by Richard Steel

Consolidation in Government IT

Apr 02, 20093 mins
IT Leadership

Somehow I missed this Guardian story 1 April, but it still amused.

I’d be grateful for your support by completing this short survey on digital inclusion from David Clayden on behalf of Socitm & the CCitDG.

At Thursday’s Local CIO Council, a representative of OGC Buying Solutions was present to support my update on the proposed Public Sector Microsoft Licensing deal. The proposals were fully endorsed (and by the Central CIO Council, on Friday) and its hoped to make a public announcement soon, subject to finalisation of a few legal details and completion of the sign-off process.

Simon Norbury attended to agree proposals for benchmarking, by Gartner, of Government Connect infrastructure at four sites nominated by the LCIO Council versus previous intra-Government communications arrangements.

We broke into four groups to discuss the four business driver themes developed by Jos, Glyn, Mick and I – Public Service Efficiency and the Role of IT, Information Assurance and Information Management, Partnerships & Public Service Join-up, and Government Infrastructure Programmes – and were asked to decide if these were the right drivers, what were the underlying work stream requirements, and desired outcomes.

You’ll see the results in the published minutes from the meeting but one required outcome was a CoCoCo – Common Code of Connection – which elicited suggestions of how this might become a CoCoCoCoCo – Comprehensively Co-ordinated Common Code of Connection etc, but most of the time we were very businesslike!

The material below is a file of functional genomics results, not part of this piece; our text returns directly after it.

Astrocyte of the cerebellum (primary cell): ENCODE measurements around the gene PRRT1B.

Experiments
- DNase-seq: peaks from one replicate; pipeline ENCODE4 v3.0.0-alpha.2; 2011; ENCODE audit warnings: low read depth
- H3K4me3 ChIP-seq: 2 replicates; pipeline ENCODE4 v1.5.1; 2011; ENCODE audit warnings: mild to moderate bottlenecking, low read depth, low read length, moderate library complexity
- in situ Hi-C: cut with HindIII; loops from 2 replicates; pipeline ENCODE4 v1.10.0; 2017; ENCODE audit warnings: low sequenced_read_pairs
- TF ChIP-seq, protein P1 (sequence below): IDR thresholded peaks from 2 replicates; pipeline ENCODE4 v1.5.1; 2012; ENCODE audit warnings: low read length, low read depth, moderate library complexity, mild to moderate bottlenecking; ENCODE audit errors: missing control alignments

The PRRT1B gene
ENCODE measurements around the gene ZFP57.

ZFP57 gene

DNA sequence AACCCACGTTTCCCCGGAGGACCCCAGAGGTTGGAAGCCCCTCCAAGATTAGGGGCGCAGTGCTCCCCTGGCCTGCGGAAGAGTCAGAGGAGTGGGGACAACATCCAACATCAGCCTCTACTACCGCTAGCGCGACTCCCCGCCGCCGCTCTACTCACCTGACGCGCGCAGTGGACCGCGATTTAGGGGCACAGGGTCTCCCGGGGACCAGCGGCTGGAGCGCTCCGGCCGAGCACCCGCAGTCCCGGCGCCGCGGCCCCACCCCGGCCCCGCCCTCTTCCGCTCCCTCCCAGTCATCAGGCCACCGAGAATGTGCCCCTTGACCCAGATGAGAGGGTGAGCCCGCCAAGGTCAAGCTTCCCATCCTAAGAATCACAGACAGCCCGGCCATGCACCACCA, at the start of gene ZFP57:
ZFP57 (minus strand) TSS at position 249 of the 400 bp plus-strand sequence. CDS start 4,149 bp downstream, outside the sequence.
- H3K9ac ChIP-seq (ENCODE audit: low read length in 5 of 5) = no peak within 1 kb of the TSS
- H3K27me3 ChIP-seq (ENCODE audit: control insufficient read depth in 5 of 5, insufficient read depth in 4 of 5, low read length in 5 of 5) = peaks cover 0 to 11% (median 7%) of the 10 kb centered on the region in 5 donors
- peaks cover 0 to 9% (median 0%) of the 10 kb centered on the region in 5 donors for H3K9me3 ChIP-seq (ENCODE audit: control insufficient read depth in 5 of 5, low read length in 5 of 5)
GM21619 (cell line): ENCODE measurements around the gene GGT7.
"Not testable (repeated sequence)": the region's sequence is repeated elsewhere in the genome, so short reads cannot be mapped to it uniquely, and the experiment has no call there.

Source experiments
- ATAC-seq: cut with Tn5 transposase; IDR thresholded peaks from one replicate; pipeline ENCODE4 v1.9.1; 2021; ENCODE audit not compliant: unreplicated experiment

Roy Marshall gave an update from the DCLG, which he said has been ranked in the top quartile for IT, versus its peer group. Much of this concerned database rationalisation – not, it was stressed, for data sharing purposes, but for organisational efficiency.

A Data Interchange Hub is at the heart of planned developments. There was some discussion, also, of the Operational Efficiency Programme, and expected radical IT cost savings requirements.

Kate Silver, Cabinet Office Transformational Government Lead on the Government IT Profession, attended to discuss how we should work together.

The Government IT Profession is mandated for the Civil Service. Although the mandate doesn’t apply to the Local Public Sector, Socitm has joined “Partners in Professionalism” – the partnership of organisations involved in developing the profession, and Bernard Gudgin and Adrian Hancock have led for Socitm, to date. Rose and Kate arranged to meet to discuss how we should boost our engagement.

Andrew Stott spoke about plans to consolidate Government Data Centres, which together account for about a quarter of the Government’s £4 billion IT expenditure. Cost savings of 25-50% are thought to be realisable through consolidation, while delivering a better service.

The Group also agreed to review the recently published Government strategy on Open Source, for endorsement at our next meeting.

On Friday morning I teleconferenced with John Skinner and Chris Blenkhorn, from Cisco. Chris has produced an excellent “Connected Community Blueprint”, which Socitm would like to endorse. I had a few suggestions for a Section on building trust and describing security requirements, which Chris agreed to incorporate.

In the afternoon I attended Socitm South’s Committee Meeting, at Mole Valley DC offices in Dorking, to discuss support from the Centre, regional development, business partnerships and Socitm’s “USP”.

Perhaps the key requirement to emerge was for centrally managed liaison with the regions – particularly with a view to effective events co-ordination.

We also discussed and agreed a stimulating agenda for the branch’s next meeting on 12th June but, unfortunately, I cannot attend as they’ve gone and booked it for 12th June, when I shall be in Le Mans!